Writer Jon Carroll,* a longtime friend of Robertson, reflects on her work. “I have always wanted to live on Mary Robertson's Russian River. Such an indolent place, so dreamy, like an underwater kingdom. The umbrellas, towels, beach chairs, and the people in Mary's paintings are frozen in time, always inhabiting that same summer. It's a little like heaven and a little like camp.”

“Mary Robertson’s joyous and meditative paintings are are colorful simulations of contentment and sacred play.” Wayne Thiebaud. Steeped in the Bay Area figurative movement, Mary Robertson’s oeuvre focuses on Northern California's Russian River, where she has been painting for over 25 years. The region’s beaches, umbrellas, floats, and figures are iconic in the quiet and intimate paintings of Robertson, but it is the afternoon Bay Area light that takes center stage, as it interacts with the landscape to create the real magic. Her oil paintings and watercolors have an affinity with the American Realists, the Impressionists, and the Pointillists such as Seurat. When taking in a Robertson scene, there is a sense of time standing still, and being bathed in a lazy California summer glow that doesn’t fade.

If you somehow wade through all this, you will have become an expert on the late Bay Area Figurative art scene.   Thanks for the memories...


* He's also Joan Didion's nephew and lived with her for a while growing up.  Have you read her?

Tuesday, July 26, 2022

"Eye" on Sis --- Days 11/166, 167 and 168

Walks: Hood and deYoung Museum

Distances: 4 miles average + small yoga

For years Ciwt's wonderful readers have been viewing Ciwt's artistic choices and hearing her thoughts on them.  She thought you might appreciate another voice, another 'eye,' so today, Ciwt turns her entry over to her sister.

Small introduction: Ciwt and her sister exchange pictures and comments on their various art works. She's many years younger than Ciwt and they saw very, very! little of each other in their lives until recently.  They send the images to share the art, but, most importantly, to get to know each other better and more deeply. 

Hi Sis,

Well, here's another piece of art hanging in my place right now.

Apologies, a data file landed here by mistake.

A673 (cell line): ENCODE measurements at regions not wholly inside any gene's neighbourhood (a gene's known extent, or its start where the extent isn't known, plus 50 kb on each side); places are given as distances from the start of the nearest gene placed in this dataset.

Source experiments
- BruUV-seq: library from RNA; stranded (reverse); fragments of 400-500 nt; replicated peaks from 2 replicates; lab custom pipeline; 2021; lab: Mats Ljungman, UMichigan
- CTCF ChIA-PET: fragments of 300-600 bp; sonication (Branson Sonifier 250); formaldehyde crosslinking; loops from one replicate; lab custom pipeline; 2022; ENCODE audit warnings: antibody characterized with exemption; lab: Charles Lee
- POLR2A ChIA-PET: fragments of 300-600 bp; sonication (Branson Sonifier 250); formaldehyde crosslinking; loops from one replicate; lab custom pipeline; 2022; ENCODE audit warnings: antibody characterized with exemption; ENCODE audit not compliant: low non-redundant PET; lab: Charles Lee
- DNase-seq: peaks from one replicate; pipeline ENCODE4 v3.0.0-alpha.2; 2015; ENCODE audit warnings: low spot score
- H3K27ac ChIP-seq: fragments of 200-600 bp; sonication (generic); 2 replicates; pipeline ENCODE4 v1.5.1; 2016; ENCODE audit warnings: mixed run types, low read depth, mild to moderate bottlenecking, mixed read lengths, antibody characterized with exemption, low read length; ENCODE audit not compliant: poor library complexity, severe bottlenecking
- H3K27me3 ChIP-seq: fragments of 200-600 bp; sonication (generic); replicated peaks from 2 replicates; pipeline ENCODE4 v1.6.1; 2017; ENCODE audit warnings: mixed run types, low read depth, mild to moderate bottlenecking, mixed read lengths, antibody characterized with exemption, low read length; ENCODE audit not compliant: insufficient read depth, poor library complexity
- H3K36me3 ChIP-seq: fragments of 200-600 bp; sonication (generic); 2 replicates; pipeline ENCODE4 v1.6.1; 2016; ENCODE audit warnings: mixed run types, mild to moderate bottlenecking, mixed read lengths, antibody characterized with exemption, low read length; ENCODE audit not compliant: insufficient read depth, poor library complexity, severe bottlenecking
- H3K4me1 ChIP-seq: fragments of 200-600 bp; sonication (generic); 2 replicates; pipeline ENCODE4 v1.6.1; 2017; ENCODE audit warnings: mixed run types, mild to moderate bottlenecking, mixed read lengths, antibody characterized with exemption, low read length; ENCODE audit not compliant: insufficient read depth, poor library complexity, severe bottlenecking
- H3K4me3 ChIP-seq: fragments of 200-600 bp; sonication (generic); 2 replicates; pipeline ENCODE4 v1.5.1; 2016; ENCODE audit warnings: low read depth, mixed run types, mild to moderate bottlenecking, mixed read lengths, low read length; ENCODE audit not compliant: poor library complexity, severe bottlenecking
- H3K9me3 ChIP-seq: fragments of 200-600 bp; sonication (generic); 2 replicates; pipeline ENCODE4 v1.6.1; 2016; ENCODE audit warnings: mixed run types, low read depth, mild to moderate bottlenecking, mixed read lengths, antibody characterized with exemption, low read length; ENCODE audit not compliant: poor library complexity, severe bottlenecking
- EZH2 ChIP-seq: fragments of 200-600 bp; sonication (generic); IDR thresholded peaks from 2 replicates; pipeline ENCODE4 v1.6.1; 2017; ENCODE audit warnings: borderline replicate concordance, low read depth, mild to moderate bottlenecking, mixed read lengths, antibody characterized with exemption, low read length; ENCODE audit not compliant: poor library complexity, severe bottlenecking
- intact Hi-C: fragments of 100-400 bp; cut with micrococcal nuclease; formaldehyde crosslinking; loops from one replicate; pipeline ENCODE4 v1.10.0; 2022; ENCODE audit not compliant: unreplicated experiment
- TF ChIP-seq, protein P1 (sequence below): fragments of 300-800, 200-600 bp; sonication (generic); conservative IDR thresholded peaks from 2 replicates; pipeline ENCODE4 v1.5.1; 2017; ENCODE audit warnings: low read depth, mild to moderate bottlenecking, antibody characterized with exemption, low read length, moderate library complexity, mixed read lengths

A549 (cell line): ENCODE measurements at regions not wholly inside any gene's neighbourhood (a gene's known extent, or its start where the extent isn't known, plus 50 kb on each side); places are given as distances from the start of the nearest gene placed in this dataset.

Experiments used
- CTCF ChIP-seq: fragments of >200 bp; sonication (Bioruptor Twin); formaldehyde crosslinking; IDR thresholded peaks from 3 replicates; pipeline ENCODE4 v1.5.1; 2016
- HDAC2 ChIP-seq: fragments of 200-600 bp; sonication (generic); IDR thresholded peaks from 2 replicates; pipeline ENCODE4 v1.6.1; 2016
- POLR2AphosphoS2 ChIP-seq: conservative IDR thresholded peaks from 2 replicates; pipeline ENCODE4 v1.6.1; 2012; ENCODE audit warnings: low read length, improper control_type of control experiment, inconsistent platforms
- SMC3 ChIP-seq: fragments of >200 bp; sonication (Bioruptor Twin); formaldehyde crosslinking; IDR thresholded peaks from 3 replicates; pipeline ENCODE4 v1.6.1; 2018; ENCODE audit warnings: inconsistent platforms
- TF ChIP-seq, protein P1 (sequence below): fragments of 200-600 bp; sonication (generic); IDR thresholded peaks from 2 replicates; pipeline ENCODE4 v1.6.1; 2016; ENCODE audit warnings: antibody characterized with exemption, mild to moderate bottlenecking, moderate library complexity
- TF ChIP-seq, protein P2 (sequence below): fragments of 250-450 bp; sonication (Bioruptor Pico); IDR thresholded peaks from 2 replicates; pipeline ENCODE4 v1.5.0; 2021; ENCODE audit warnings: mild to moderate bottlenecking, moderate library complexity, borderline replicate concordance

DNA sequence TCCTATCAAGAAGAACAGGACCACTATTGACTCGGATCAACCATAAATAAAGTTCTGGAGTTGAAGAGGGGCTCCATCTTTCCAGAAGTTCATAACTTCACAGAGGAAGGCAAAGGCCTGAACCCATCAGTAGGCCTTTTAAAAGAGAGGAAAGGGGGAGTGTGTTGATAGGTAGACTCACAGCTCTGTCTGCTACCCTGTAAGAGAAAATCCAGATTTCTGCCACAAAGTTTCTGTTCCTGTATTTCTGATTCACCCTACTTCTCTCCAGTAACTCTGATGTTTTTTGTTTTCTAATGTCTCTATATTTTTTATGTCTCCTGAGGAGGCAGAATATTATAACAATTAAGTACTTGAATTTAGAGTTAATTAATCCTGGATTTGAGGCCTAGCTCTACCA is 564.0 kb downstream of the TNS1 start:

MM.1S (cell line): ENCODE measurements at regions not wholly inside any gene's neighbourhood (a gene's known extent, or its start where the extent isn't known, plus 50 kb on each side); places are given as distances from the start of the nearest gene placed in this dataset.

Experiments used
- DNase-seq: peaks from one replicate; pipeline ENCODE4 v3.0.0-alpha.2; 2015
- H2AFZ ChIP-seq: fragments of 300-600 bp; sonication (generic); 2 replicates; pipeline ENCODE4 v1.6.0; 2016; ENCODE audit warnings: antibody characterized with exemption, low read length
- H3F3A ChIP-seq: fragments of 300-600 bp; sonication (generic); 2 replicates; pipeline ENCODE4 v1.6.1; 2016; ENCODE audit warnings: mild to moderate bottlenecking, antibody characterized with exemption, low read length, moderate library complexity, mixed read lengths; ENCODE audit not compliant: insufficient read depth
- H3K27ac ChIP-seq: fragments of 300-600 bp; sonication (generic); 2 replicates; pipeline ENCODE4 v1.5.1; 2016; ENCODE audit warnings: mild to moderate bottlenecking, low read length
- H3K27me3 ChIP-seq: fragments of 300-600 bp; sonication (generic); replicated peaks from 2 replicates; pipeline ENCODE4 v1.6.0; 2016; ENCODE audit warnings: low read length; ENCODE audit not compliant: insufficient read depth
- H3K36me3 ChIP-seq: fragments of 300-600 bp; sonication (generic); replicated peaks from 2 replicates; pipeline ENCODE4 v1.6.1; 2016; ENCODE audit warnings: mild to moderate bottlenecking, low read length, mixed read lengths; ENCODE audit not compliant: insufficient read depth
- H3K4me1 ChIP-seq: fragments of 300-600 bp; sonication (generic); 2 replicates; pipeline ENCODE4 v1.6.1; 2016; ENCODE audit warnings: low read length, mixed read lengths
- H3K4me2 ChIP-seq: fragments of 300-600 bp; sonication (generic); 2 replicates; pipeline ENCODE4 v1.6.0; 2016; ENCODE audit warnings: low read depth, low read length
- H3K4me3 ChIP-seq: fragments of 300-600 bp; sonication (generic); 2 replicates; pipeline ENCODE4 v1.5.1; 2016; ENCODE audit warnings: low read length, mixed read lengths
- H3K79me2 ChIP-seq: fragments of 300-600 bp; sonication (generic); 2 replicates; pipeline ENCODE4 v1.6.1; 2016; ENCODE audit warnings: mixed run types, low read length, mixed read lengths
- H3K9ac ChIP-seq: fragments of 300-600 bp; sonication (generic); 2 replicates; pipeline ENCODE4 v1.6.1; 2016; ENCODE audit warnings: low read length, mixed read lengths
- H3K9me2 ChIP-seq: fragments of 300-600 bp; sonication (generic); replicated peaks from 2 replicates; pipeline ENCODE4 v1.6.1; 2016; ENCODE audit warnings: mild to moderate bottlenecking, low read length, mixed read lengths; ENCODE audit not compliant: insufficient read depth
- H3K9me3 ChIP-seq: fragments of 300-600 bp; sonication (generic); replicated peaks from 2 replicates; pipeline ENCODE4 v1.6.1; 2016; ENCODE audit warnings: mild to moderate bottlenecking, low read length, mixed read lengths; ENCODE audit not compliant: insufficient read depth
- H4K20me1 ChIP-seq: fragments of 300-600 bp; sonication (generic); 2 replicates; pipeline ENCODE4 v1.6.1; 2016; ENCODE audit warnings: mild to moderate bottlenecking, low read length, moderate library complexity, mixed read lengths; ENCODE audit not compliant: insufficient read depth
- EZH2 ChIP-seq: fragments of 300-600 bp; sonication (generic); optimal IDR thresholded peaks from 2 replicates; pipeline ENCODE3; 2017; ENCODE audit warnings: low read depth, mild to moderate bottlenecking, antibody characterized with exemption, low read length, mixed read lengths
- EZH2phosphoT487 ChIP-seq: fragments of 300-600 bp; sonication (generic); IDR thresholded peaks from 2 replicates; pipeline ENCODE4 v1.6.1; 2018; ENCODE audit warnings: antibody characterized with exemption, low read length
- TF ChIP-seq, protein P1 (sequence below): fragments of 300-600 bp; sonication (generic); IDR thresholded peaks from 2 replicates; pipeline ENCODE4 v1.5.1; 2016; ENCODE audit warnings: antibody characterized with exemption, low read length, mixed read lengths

I bought it at an art festival in Florida 15 years ago from a very young artist. I thought he was about 14 years old but, in looking at the year on the painting, I guess he must have been about 20 or 21. 

I bought it for $700 which at the time was an exorbitant amount for me (might have been my most expensive art purchase up until then), but I loved it.

I remember that he had several "eyes" on display- a lion and a snow leopard and a tiger, I think...

They were all very different and just a small snapshot of each feline, but easily recognizable.

I think this one might be a leopard eye. I did some research and, although cheetahs and leopards have similar markings, supposedly leopards have blue-green eyes while cheetahs have more amber eyes.

I loved them all and now I wish I had two or four to hang together in a collection, but there was no way I could afford multiples back then.

One of my favorite things about this painting is how it looks semi-realistic from far away but when you get up close you can see how dabs of white paint "make" the reflection in the eye:

I've always been attracted to the "heavy" use of paint (think: slapping it on with a palette knife) and love to view paintings like this from far away (Monet's Water Lilies) and then look at them right up close, too.

I also love to see how "light" is created by paint - e.g., Rembrandt's The Night Watch. Unbelievable - it looks like a torch is shining on the canvas!

Anyway, sorry to use such obvious examples, but I like impressionism and realism and lots of other styles, too...

Two other little things about this Dylan Pierce painting. 

1. I like how the frame suits its subject - sort of a tribal, African-looking wood that's appropriate.